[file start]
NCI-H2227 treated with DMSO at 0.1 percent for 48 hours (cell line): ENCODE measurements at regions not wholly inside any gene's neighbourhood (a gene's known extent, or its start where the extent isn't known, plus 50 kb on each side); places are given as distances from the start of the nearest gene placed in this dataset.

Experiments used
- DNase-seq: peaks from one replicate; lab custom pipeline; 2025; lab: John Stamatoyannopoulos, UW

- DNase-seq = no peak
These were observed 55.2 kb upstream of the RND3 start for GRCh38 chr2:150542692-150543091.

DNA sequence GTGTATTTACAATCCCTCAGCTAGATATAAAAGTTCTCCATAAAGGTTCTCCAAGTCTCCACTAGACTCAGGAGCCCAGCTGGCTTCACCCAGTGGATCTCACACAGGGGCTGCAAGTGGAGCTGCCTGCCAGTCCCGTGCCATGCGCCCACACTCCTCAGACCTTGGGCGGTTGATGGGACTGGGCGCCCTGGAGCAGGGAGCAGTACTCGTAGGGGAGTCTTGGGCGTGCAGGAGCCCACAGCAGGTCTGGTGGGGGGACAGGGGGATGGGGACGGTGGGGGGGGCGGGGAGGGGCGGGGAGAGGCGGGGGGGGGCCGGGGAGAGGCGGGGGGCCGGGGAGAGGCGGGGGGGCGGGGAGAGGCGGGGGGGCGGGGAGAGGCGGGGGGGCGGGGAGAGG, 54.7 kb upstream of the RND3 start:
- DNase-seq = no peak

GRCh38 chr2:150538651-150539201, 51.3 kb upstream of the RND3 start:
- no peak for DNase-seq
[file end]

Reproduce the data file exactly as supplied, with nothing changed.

NCI-H2227 treated with DMSO at 0.1 percent for 48 hours (cell line): ENCODE measurements at regions not wholly inside any gene's neighbourhood (a gene's known extent, or its start where the extent isn't known, plus 50 kb on each side); places are given as distances from the start of the nearest gene placed in this dataset.

Experiments used
- DNase-seq: peaks from one replicate; lab custom pipeline; 2025; lab: John Stamatoyannopoulos, UW

- DNase-seq = no peak
These were observed 55.2 kb upstream of the RND3 start for GRCh38 chr2:150542692-150543091.

DNA sequence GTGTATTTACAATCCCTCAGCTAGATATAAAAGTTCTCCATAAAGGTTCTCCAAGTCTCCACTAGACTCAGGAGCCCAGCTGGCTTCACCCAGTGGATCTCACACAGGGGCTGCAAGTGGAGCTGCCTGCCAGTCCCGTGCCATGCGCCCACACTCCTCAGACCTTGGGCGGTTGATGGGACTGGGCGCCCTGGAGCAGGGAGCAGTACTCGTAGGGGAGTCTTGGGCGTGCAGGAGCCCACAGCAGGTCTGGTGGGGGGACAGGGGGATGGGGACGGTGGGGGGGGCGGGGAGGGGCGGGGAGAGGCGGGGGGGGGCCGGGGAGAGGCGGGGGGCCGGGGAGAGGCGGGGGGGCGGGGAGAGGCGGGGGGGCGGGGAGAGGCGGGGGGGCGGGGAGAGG, 54.7 kb upstream of the RND3 start:
- DNase-seq = no peak

GRCh38 chr2:150538651-150539201, 51.3 kb upstream of the RND3 start:
- no peak for DNase-seq